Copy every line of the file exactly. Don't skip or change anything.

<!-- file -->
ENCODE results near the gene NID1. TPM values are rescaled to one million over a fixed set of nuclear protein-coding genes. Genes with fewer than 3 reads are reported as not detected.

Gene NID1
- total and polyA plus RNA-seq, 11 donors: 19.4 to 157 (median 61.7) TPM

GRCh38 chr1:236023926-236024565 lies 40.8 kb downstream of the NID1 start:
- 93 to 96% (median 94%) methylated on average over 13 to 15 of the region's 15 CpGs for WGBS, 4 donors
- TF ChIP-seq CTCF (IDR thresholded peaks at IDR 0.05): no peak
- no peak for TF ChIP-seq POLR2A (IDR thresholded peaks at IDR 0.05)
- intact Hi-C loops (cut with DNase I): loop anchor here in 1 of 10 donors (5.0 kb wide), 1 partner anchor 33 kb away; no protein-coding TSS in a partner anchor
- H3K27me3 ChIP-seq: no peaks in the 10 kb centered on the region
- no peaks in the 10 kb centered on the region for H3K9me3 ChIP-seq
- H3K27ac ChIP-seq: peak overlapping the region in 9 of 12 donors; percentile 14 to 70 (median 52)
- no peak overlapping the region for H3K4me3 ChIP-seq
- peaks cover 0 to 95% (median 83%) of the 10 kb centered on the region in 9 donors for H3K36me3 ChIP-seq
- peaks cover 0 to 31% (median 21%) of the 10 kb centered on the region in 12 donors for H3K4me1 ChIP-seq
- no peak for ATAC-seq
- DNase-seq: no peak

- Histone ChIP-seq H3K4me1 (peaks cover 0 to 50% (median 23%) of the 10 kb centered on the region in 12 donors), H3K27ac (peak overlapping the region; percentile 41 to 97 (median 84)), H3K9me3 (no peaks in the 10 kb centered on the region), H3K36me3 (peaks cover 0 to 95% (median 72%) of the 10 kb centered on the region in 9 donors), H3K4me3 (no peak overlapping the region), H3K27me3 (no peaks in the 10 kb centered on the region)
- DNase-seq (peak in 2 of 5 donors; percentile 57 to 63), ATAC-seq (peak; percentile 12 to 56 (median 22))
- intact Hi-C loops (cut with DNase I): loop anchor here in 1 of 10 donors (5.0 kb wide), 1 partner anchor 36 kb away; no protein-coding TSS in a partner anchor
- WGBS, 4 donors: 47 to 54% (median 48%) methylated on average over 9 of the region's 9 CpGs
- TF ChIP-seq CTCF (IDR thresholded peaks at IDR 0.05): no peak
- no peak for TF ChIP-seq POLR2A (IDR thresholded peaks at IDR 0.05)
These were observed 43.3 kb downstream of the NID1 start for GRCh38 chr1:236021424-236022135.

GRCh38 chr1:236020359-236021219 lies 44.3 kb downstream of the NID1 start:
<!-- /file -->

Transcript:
ENCODE results near the gene NID1. TPM values are rescaled to one million over a fixed set of nuclear protein-coding genes. Genes with fewer than 3 reads are reported as not detected.

Gene NID1
- total and polyA plus RNA-seq, 11 donors: 19.4 to 157 (median 61.7) TPM

GRCh38 chr1:236023926-236024565 lies 40.8 kb downstream of the NID1 start:
- 93 to 96% (median 94%) methylated on average over 13 to 15 of the region's 15 CpGs for WGBS, 4 donors
- TF ChIP-seq CTCF (IDR thresholded peaks at IDR 0.05): no peak
- no peak for TF ChIP-seq POLR2A (IDR thresholded peaks at IDR 0.05)
- intact Hi-C loops (cut with DNase I): loop anchor here in 1 of 10 donors (5.0 kb wide), 1 partner anchor 33 kb away; no protein-coding TSS in a partner anchor
- H3K27me3 ChIP-seq: no peaks in the 10 kb centered on the region
- no peaks in the 10 kb centered on the region for H3K9me3 ChIP-seq
- H3K27ac ChIP-seq: peak overlapping the region in 9 of 12 donors; percentile 14 to 70 (median 52)
- no peak overlapping the region for H3K4me3 ChIP-seq
- peaks cover 0 to 95% (median 83%) of the 10 kb centered on the region in 9 donors for H3K36me3 ChIP-seq
- peaks cover 0 to 31% (median 21%) of the 10 kb centered on the region in 12 donors for H3K4me1 ChIP-seq
- no peak for ATAC-seq
- DNase-seq: no peak

- Histone ChIP-seq H3K4me1 (peaks cover 0 to 50% (median 23%) of the 10 kb centered on the region in 12 donors), H3K27ac (peak overlapping the region; percentile 41 to 97 (median 84)), H3K9me3 (no peaks in the 10 kb centered on the region), H3K36me3 (peaks cover 0 to 95% (median 72%) of the 10 kb centered on the region in 9 donors), H3K4me3 (no peak overlapping the region), H3K27me3 (no peaks in the 10 kb centered on the region)
- DNase-seq (peak in 2 of 5 donors; percentile 57 to 63), ATAC-seq (peak; percentile 12 to 56 (median 22))
- intact Hi-C loops (cut with DNase I): loop anchor here in 1 of 10 donors (5.0 kb wide), 1 partner anchor 36 kb away; no protein-coding TSS in a partner anchor
- WGBS, 4 donors: 47 to 54% (median 48%) methylated on average over 9 of the region's 9 CpGs
- TF ChIP-seq CTCF (IDR thresholded peaks at IDR 0.05): no peak
- no peak for TF ChIP-seq POLR2A (IDR thresholded peaks at IDR 0.05)
These were observed 43.3 kb downstream of the NID1 start for GRCh38 chr1:236021424-236022135.

GRCh38 chr1:236020359-236021219 lies 44.3 kb downstream of the NID1 start: